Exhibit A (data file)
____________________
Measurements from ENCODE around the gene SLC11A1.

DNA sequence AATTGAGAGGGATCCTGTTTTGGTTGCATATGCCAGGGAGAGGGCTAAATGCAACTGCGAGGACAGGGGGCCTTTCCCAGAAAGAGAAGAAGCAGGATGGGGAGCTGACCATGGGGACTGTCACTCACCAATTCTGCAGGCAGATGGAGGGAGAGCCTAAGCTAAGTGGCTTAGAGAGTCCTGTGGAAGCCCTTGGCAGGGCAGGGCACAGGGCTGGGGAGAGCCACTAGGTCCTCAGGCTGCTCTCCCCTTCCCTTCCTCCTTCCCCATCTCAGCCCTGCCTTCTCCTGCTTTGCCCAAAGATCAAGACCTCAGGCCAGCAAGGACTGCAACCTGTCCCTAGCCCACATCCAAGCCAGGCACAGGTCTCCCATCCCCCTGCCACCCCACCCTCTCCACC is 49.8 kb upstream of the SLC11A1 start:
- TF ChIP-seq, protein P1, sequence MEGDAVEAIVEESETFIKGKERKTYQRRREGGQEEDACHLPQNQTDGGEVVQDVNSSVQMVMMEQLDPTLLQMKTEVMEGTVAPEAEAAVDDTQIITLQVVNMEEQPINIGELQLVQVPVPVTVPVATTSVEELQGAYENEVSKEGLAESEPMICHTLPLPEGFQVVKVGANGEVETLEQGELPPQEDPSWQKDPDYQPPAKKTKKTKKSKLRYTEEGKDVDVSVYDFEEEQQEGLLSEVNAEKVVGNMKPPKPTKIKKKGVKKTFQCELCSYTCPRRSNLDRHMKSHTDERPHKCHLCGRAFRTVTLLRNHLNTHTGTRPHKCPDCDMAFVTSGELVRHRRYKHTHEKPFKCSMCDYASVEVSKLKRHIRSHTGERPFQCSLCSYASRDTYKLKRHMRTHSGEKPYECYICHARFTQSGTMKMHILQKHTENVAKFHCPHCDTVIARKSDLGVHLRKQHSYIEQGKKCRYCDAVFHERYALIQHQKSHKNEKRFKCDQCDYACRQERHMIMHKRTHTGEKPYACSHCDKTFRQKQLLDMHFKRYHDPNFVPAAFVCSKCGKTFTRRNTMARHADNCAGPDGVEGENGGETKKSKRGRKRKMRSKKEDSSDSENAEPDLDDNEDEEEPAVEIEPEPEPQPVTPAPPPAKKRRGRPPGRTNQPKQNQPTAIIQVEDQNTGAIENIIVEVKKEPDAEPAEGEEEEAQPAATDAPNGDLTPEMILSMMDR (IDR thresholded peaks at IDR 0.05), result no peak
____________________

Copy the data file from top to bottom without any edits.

Measurements from ENCODE around the gene SLC11A1.

DNA sequence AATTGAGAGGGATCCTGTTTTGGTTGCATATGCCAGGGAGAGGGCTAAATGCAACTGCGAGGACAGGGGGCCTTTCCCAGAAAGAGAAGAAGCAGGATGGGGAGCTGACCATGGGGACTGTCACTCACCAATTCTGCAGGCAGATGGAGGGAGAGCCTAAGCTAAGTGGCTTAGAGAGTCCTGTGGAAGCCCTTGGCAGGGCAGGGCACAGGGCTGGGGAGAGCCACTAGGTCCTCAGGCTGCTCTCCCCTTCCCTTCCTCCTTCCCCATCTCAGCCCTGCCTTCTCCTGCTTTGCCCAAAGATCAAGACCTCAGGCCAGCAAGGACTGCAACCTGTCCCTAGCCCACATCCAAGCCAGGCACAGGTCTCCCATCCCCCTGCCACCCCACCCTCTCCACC is 49.8 kb upstream of the SLC11A1 start:
- TF ChIP-seq, protein P1, sequence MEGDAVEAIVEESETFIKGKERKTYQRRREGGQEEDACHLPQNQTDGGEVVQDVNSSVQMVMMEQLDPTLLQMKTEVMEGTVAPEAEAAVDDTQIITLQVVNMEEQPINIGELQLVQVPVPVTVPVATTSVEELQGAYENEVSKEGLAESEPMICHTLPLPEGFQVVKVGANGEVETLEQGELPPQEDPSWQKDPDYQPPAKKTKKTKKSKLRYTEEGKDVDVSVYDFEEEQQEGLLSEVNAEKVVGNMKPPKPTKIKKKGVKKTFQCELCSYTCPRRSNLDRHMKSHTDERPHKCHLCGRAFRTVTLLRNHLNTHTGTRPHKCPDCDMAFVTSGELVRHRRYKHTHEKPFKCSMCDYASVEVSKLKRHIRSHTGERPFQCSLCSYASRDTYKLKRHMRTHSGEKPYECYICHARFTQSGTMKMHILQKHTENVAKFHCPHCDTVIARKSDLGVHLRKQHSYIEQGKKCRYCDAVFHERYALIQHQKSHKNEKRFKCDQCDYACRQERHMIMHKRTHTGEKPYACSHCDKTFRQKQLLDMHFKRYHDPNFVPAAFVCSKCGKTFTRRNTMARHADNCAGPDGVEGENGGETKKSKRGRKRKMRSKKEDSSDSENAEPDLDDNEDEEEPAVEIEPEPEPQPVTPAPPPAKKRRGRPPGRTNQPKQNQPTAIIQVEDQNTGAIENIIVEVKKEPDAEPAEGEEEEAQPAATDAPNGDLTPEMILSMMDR (IDR thresholded peaks at IDR 0.05), result no peak